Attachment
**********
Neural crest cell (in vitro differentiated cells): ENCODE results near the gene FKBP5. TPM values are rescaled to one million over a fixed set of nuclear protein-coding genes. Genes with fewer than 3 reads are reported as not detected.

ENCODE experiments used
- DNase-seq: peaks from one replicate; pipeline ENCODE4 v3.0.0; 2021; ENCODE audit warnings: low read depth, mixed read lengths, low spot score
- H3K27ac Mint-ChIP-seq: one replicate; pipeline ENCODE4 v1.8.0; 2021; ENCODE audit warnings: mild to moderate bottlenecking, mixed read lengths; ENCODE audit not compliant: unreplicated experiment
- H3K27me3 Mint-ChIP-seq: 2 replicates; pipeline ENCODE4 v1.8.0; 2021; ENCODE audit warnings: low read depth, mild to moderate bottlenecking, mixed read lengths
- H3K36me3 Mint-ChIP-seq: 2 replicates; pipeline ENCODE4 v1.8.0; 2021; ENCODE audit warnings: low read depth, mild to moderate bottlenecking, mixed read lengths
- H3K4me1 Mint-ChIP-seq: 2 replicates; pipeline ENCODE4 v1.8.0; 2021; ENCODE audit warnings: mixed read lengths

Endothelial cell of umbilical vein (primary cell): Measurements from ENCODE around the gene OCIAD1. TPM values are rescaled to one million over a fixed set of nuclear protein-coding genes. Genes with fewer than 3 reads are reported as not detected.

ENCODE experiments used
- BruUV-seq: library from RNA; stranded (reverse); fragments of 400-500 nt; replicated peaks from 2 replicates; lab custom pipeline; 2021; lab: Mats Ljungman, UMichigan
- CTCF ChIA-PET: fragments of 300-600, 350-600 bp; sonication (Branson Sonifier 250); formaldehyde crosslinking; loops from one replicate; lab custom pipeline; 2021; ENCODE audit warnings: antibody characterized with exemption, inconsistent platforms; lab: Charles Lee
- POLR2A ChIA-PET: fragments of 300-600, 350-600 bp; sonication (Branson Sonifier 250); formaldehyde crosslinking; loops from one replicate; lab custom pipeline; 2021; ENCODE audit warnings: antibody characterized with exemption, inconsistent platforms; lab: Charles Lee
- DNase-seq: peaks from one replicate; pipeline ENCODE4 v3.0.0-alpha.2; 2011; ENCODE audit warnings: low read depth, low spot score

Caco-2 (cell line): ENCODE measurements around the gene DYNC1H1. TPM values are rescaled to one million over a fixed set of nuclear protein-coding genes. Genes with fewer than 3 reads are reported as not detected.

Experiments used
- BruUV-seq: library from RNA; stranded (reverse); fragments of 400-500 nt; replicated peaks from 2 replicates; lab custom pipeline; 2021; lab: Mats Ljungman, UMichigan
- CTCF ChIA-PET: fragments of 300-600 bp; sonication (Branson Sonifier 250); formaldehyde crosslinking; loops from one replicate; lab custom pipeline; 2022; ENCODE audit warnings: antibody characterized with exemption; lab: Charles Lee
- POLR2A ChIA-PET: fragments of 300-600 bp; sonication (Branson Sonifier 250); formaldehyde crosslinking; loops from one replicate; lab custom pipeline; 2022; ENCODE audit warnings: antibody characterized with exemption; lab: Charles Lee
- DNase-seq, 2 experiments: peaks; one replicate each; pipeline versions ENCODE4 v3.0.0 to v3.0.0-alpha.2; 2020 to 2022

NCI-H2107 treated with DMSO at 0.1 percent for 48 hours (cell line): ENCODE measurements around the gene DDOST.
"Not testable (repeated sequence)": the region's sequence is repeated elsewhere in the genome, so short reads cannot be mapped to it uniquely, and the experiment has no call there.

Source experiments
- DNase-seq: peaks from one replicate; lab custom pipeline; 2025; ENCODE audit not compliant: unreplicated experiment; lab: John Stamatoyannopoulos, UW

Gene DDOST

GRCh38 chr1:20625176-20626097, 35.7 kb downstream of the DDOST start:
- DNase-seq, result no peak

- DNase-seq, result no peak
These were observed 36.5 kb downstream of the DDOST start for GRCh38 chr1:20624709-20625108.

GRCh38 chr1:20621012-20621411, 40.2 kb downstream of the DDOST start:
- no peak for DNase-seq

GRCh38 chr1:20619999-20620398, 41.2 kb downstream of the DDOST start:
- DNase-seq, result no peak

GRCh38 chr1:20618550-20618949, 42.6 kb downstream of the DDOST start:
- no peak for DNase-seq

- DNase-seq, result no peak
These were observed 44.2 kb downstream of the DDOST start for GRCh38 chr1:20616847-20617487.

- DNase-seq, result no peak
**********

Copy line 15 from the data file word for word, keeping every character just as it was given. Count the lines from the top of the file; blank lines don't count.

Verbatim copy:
Experiments used